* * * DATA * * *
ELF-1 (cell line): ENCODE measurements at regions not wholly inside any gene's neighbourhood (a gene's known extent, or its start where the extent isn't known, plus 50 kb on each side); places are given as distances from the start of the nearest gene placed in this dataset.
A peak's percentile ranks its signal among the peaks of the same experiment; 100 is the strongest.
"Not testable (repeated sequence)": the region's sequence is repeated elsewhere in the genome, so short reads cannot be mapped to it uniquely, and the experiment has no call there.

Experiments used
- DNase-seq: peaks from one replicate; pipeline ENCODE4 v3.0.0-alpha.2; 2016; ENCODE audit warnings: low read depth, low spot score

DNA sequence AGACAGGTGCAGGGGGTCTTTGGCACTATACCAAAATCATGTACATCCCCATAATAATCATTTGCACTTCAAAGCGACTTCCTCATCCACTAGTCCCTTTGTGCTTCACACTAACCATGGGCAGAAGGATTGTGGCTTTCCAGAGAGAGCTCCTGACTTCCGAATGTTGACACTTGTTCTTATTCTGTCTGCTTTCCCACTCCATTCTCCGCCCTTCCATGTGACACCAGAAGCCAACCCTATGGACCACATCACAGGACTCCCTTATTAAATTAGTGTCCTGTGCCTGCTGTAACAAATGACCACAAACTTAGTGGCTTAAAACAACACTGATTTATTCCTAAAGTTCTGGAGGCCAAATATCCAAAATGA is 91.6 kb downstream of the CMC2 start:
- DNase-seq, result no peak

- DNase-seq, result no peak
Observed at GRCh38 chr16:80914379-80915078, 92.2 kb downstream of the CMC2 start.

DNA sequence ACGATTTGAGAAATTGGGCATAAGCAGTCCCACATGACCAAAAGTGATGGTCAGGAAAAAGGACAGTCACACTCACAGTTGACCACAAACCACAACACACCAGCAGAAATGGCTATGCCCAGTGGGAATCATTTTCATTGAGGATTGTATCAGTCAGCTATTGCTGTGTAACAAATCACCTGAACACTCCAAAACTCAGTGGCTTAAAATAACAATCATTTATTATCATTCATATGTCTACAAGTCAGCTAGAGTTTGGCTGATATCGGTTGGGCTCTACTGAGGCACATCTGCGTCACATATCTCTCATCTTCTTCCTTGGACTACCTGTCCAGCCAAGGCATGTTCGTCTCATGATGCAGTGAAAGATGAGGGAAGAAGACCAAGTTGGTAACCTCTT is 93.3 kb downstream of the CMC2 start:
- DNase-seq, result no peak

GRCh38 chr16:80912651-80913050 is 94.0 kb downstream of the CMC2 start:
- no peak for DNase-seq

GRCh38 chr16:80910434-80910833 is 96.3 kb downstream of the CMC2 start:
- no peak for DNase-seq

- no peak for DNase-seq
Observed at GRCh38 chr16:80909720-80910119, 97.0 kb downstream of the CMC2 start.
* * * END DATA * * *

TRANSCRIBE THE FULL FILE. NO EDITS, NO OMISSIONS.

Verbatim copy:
ELF-1 (cell line): ENCODE measurements at regions not wholly inside any gene's neighbourhood (a gene's known extent, or its start where the extent isn't known, plus 50 kb on each side); places are given as distances from the start of the nearest gene placed in this dataset.
A peak's percentile ranks its signal among the peaks of the same experiment; 100 is the strongest.
"Not testable (repeated sequence)": the region's sequence is repeated elsewhere in the genome, so short reads cannot be mapped to it uniquely, and the experiment has no call there.

Experiments used
- DNase-seq: peaks from one replicate; pipeline ENCODE4 v3.0.0-alpha.2; 2016; ENCODE audit warnings: low read depth, low spot score

DNA sequence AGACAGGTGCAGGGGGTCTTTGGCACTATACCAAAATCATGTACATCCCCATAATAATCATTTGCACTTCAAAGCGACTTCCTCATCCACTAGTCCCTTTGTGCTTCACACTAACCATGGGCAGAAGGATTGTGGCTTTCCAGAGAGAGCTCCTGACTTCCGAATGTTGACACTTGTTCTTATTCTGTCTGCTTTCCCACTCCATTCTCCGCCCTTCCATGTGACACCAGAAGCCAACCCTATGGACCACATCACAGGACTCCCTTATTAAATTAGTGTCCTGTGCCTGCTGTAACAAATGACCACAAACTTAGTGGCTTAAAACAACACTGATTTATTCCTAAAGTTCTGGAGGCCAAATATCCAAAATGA is 91.6 kb downstream of the CMC2 start:
- DNase-seq, result no peak

- DNase-seq, result no peak
Observed at GRCh38 chr16:80914379-80915078, 92.2 kb downstream of the CMC2 start.

DNA sequence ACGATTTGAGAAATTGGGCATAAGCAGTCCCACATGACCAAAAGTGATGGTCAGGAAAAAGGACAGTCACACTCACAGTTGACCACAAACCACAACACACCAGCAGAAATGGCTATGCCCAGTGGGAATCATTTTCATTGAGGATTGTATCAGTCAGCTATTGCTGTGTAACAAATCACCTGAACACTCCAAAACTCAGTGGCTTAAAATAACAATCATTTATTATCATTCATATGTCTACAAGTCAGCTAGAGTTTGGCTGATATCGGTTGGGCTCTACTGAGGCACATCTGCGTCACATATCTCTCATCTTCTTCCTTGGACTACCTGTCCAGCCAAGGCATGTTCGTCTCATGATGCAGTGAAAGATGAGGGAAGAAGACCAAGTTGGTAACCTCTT is 93.3 kb downstream of the CMC2 start:
- DNase-seq, result no peak

GRCh38 chr16:80912651-80913050 is 94.0 kb downstream of the CMC2 start:
- no peak for DNase-seq

GRCh38 chr16:80910434-80910833 is 96.3 kb downstream of the CMC2 start:
- no peak for DNase-seq

- no peak for DNase-seq
Observed at GRCh38 chr16:80909720-80910119, 97.0 kb downstream of the CMC2 start.